Wednesday, 6 July 2016

New Chapter - Arduino : Introduction

Scribbled by Teddie Debbie at 22:39 0 scream(s)
It all started when #bff got a Raspberry Pi (yums!) trying to ride the Internet-of-Things (IoT) wave. I scared if I buy one it'll go wasted after I play with it for awhile so I didn't follow.

Side note: I remember when I talked Pi with Kuan, both Yin and Jann thought it's pie but they know it's not that simple so they dare not to ask/join in to our conversation

One night, #bff told me she felt like wanted to get involved in Arduino also, and asked me if I wanted one.

My Uno

Here's where we got it but I think the seller updated the latest product at the page already.
Well, just thought we could try out cheap Chinano first so we won't feel a burn in the pocket when we abandon stop playing with it.
But of course, to do a lil bit more than the simplest program, other components ie a breadboard, jumper cables, LEDs and resistors are needed so it is better to order them together with the Arduino.

(ps: YERRR I got my feelings cheated! Item described PINK LED but I got WHITE LED )

BE WARNED YO! Although things purchased from eBay are cheap but the shipping could be very slow - I got my Uno after 1 month placing the order while I think my Uno casing is lost in the sea wtf.

The first thing le #bff told me before I got my Uno is to get to know the general precautions of handling an electronic component so I don't short circuit it wtf.

Compared to Raspberry Pi, Arduino is much easier to learn coz it doesn't have an OS like Pi and you can spare yourself from the installation trouble - just go through Arduino's official page, their one-stop information centre or straightaway download their IDE here and TADAA! Start coding already woots!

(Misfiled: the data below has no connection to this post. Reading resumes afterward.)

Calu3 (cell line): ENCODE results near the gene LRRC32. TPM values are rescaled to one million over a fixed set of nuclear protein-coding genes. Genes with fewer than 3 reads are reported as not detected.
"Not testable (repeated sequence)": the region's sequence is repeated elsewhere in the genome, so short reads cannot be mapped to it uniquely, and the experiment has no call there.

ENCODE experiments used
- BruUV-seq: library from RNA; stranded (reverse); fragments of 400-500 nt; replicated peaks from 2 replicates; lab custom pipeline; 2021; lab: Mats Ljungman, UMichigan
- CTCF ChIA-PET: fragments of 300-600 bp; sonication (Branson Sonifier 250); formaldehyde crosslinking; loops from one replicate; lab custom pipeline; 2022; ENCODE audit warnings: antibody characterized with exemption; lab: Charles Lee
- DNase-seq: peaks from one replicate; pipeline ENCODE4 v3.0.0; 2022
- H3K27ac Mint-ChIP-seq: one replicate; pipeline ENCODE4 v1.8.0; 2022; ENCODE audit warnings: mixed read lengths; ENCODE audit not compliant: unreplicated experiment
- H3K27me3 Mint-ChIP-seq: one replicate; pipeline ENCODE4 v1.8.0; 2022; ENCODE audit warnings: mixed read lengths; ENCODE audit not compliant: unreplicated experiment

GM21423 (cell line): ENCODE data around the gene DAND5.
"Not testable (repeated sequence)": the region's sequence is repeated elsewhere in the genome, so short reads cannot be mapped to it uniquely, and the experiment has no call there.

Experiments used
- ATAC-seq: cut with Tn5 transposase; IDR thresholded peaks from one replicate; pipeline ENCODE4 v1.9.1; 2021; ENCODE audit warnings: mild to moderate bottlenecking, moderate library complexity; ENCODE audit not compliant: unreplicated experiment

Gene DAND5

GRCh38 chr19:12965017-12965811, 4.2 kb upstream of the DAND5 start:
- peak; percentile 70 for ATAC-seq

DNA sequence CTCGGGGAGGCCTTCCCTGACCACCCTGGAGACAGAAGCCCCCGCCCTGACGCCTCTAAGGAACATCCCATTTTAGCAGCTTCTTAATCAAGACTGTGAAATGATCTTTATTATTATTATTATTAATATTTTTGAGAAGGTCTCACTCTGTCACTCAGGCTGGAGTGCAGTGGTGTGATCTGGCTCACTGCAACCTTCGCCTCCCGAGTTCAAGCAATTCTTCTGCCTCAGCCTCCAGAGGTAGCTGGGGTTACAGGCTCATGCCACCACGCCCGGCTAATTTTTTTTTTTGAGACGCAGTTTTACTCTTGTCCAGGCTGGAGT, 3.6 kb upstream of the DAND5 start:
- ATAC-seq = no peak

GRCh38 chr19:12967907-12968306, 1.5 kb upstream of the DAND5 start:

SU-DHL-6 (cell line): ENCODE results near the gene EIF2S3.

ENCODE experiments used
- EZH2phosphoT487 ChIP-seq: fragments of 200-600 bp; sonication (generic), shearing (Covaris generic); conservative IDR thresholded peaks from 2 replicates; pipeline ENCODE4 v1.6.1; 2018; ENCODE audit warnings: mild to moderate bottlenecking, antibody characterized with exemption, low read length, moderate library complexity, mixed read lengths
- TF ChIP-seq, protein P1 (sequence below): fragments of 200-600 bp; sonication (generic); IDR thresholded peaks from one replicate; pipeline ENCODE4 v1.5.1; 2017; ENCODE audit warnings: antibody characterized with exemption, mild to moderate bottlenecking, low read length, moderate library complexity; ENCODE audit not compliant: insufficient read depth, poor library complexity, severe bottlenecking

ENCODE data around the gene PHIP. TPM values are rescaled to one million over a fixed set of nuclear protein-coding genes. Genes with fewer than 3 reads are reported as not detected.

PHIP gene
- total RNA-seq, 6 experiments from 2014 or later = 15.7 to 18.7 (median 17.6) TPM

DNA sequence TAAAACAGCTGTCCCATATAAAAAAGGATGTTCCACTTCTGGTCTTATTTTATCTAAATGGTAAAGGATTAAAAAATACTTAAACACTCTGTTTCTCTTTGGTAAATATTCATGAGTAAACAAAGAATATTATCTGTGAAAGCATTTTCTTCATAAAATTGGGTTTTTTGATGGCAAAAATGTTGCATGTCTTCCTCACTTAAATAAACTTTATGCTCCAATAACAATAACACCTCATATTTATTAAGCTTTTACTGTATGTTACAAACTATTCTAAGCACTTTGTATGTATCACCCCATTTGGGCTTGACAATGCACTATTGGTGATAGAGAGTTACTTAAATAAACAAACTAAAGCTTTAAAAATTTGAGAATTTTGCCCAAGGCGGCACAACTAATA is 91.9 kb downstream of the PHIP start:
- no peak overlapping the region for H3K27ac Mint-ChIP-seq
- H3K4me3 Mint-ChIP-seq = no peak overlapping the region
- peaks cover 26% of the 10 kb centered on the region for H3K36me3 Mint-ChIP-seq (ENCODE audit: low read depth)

The simplest program

Note that the Uno has a default LED on PIN-13, so if you just load the Blink program to it without any edits, it should be blinking like above example clip - assuming you got all the settings and port correct. Yep! Blinking an LED is the first lesson to program in Arduino.

So try to be creative yo! There are more things you can do with those additional components: traffic lights, marquee lights etc etc. When you've mastered it, then you can start checking out shields and/or sensors already!
Traffic Light

Coming up next:
Clockwise from the top:
LCD 2004 with I2C backpack
Prototype Shield with a mini breadboard

DisclaimerThis is not a sponsored post. The links are the origins of where the components were ordered.
I'm paying with what I can afford. Contact me for donation (or send me an original) if you wanna help me to support originals!!!
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